Matthew Capowski

Staff member
While the common cold may be referred to as the flu, influenza is a specific family of RNA viruses that is different from the common cold which is caused by a large number of different viruses.

Google has a map that represents world-wide flu trends:

Paul Bergner has written significantly on the subject of influenza:

Influenza: Lesson for the clinic from 1918

Influenza prevention: Immunization and Tamiflu are not enough

Influenza: Treatment of Acute Febrile Disease

Influenza: Treatment of the Dry Cough

There are also the two Youtube videos of Paul Bergner on the subject of influenza:

Todd Caldecott has also written on this subject. See:

Colds, Flu and Fever:

There is book by Kathy Abascal titled: Herbs & Influenza: How Herbs Used in the 1918 Flu Pandemic Can Be Effective Today

Paul Bergner wrote a review of this book:

With the specter of a major influenza pandemic on the horizon, this book is a timely review and update on therapeutics for this sometimes-lethal disease. Even if today's bird flu does not evolve into a major killer as feared, seasonally epidemic influenza remains a serious disease throughout the world. Abascal's book looks back to the 1918 epidemic, the worst influenza epidemic in recent history, which killed millions of people worldwide. During that epidemic in the U.S., both homeopaths and herbalists claimed a better survival rate than that achieved by physicians of the day. Abascal's review of Eclectic herbal materia medica goes beyond the standard Felter and Ellingwood texts, and includes dozens of references to articles in the Eclectic Medical Journal. A primary source for the book is a survey of Eclectic remedies used during the 1918 Epidemic - the survey was done by the Lloyd brothers pharmaceutical company in 1919. She also includes historical and contemporary naturopathic and herbal sources. The fifteen most commonly-used Eclectic remedies are described in detail. About half of these, including four of the five top herbs, are Class IV low-dose toxic botanicals or other strong herbs generally not available to the non-physician herbalist. She also covers twenty more herbs covered in somewhat less detail. The relevance of this book for the clinical practitioner is four stars out of four. It is sure to broaden your thinking about materia medica and tailoring treatments to the presenting symptoms in the various stages of flu, including fever, muscle pain, headache, and respiratory complications.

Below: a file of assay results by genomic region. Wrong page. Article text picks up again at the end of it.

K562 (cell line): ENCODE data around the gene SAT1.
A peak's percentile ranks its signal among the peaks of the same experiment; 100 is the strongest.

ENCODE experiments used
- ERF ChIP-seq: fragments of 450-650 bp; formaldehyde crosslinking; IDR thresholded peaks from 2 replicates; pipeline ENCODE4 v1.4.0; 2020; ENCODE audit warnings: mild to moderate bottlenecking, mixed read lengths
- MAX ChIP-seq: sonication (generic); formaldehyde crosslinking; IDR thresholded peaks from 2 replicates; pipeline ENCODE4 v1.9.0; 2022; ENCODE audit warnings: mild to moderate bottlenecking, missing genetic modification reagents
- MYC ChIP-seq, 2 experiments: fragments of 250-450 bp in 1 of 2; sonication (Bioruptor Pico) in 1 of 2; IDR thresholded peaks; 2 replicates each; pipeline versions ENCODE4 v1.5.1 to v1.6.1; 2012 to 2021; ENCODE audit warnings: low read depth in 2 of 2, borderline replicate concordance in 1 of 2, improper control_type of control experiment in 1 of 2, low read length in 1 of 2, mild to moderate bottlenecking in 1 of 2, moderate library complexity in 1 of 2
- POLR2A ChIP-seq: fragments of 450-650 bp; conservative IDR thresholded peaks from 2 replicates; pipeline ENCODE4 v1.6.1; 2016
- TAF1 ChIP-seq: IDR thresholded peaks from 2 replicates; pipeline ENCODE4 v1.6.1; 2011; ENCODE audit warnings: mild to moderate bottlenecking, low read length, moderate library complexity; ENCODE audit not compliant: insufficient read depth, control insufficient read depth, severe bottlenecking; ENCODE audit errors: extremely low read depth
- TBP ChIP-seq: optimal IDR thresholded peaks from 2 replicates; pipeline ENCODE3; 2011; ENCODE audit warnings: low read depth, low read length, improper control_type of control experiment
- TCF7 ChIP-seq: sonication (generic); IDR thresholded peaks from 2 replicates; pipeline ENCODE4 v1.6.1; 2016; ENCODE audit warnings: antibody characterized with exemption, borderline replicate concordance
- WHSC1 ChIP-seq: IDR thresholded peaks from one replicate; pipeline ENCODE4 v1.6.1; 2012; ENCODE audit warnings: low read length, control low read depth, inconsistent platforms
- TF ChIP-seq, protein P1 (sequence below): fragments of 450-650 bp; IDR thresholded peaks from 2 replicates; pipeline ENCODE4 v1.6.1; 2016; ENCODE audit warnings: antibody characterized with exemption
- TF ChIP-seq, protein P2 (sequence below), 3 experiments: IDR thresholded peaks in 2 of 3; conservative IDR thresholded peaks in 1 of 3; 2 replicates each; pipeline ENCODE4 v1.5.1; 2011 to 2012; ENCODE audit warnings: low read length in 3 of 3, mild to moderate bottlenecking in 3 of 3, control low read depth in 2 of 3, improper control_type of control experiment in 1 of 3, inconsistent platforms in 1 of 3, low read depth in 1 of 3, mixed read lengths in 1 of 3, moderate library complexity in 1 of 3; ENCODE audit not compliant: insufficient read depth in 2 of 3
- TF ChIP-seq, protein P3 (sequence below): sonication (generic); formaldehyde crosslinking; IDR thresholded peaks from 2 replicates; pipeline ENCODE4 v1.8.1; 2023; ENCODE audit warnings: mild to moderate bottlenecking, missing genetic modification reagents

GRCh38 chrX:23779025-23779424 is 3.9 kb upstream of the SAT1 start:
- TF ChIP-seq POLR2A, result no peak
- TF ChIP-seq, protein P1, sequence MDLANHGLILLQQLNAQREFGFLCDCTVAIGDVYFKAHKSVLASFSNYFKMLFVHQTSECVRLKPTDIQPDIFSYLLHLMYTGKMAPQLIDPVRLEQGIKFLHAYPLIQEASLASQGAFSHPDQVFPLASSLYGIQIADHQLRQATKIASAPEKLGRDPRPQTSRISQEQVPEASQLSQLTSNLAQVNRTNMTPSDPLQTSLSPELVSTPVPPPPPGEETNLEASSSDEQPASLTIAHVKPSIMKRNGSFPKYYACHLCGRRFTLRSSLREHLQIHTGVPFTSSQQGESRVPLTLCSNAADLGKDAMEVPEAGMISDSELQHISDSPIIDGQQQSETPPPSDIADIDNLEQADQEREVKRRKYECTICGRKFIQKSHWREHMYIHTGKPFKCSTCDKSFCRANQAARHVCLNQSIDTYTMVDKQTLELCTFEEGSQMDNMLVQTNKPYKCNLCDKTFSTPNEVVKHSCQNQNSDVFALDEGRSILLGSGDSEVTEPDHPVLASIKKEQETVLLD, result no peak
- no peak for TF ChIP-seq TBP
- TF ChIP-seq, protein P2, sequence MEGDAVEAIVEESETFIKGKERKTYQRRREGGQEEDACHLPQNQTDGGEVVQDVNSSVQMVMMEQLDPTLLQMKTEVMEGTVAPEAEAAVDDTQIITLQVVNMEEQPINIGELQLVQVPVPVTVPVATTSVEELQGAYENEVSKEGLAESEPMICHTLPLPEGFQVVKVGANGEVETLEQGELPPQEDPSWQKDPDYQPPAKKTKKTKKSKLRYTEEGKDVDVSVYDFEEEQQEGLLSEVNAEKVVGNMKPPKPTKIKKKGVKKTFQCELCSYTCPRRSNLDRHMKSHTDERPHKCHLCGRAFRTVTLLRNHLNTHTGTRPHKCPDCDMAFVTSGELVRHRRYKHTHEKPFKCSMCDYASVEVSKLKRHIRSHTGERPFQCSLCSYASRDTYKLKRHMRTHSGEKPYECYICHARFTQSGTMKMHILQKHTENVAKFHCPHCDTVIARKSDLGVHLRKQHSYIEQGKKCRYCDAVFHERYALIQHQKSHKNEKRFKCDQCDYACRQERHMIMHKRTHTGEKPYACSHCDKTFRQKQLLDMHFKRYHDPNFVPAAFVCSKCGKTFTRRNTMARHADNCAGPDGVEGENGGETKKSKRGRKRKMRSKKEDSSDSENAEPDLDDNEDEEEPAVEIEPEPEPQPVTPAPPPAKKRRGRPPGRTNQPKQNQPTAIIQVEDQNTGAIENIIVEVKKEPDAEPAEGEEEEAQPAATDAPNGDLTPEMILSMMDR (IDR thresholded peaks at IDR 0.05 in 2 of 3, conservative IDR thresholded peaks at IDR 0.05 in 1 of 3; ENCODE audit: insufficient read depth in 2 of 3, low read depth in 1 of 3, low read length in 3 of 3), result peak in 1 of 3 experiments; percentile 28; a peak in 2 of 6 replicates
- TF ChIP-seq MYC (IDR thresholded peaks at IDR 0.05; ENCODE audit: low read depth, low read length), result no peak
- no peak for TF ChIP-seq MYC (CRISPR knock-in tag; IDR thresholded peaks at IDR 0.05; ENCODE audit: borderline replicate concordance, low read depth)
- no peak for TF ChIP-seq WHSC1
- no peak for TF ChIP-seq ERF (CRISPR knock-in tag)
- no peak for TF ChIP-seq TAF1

Another article by Paul Bergner:

Boneset and Influenza: Historical notes and commentary. Paul Bergner RH(AHG):

The herb Eupatorium perfoliatum, boneset, has been used to treat in fluenza and other viral respiratory infections continuously in the U.S. since before first contact with the Europeans. A review of this use by physicians of the nineteenth and early twentieth centuries is reviewed, with commentary, along with their general recommendations for prevention and care of influenza.

Managing Aggressive Flu with Homeopathic and Herbal Remedies by Nancy Angelini

"A study found that people with vitamin D levels above 38 ng/mL recovered from influenza in an average of 2 days; whereas people with vitamin D levels below 38 ng/mL took an average of 9 days to recover from influenza."

Paul Bergner talks a bit about treating the cough that is part of influenza in this short video:

The American Botanical Council has put together a document on Herbs for Seasonal Influenza:

Types of flu people encounter in childhood may affect susceptibility to different flu strains later in life

A team of researchers from the University of Pennsylvania, the University of Pittsburgh, Centro Nacional de Diagnóstico y Referencia, Nicaragua, and the University of Michigan has found that the strains of influenza virus that infect people when they are young may influence their susceptibility to other influenza strains later in life.